If a picture is worth a thousand words, than a snappy line along with the photo is sure to get shared, tweeted, tagged, and otherwise circulated around the social media ether. Memes have surfaced recently as social media's ideal blend of wit, opinion, and brevity. A short and snappy line is much more likely to stick in a viewer's mind, and so these memes might be a way to increase the public awareness of international issues that otherwise might miss out on attention.
In light of the untapped potential of these memes, what do we make of the viral photos of the "ridiculously photogenic Syrian soldier?" A photo taken on June 15 in Syria of an unidentified man has gone viral within the past few weeks, accompanied by varying degrees of sexual innuendo and no mention of actual events in Syria.
Funny? Yes. Morbid? Probably. The U.N. has evacuated its observers from Syria, after realizing their helplessness. Presdient Obama has recently indicated that the United States could become involved in Syria should President Assad appear to mobilize any of the biological or chemical weapons the regime is now known to possess.
Americans have become so accustomed to wielding such unchallenged military superiority (see this chart if you don't believe me) that we have a skewed understanding of what qualifies as a "long war." The global public eye is diverted by other distractions, like the Olympics or the upcoming U.S. election. This post in Foreign Policy argues that the hard-pressed rebel forces "may finally grab the headlines" now that they have a hot cover-boy to sell the cause.
While the memes of this man are garnering their share of attention, public attention from the people who are enjoying them, i.e. Westerners, is unlikely to have any productive result. The much-touted effect of social media in the Arab Spring resulted from the people of those countries using technology as a forum to air grievances and consider injustices they had suffered for many years. Revolutions are effective only when the people initiating them are unified around common ideas, and they must be judged by the way of life the rebels choose once they have become the lawmakers. While a show of support from other nations is beneficial to an uprising, these memes can hardly be seen as a principled source of encouragement and will probably not sway the American public one way or the other if the administration decides to become involved in Syria.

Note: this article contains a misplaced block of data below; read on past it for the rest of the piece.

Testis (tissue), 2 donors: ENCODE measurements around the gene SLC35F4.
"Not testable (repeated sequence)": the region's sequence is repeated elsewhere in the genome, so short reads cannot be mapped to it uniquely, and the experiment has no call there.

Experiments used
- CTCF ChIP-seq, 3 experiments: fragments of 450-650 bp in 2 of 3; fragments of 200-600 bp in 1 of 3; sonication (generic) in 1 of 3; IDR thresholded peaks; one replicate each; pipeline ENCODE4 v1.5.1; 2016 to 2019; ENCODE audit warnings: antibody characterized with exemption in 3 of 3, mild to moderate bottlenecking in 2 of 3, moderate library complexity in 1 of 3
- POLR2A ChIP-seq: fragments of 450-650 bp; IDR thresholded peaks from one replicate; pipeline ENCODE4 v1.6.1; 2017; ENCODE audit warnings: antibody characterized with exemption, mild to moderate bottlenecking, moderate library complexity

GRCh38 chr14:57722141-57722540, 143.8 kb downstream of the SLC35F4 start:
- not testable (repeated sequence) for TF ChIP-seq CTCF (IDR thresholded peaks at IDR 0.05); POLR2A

That said, social media certainly has its role to play, and it might make a big difference in cases such as the Russian government's persecution of rock band Pussy Riot. Reminding the world that the flagrant disregard for the law still exists even in some nations usually seen as modern could galvanize support and affect Russia's image, international investment, and ultimately political reform.
It's a common proverb that "any press is good press." That may eventually prove true with the Syrian soldier memes, but there is a dark twinge to some of the publicity. Maybe I've seen The Hunger Games film one too many times, but cracking jokes about a sexy photo of a man while his fellow Syrians die every day does not seem like something to be proud of.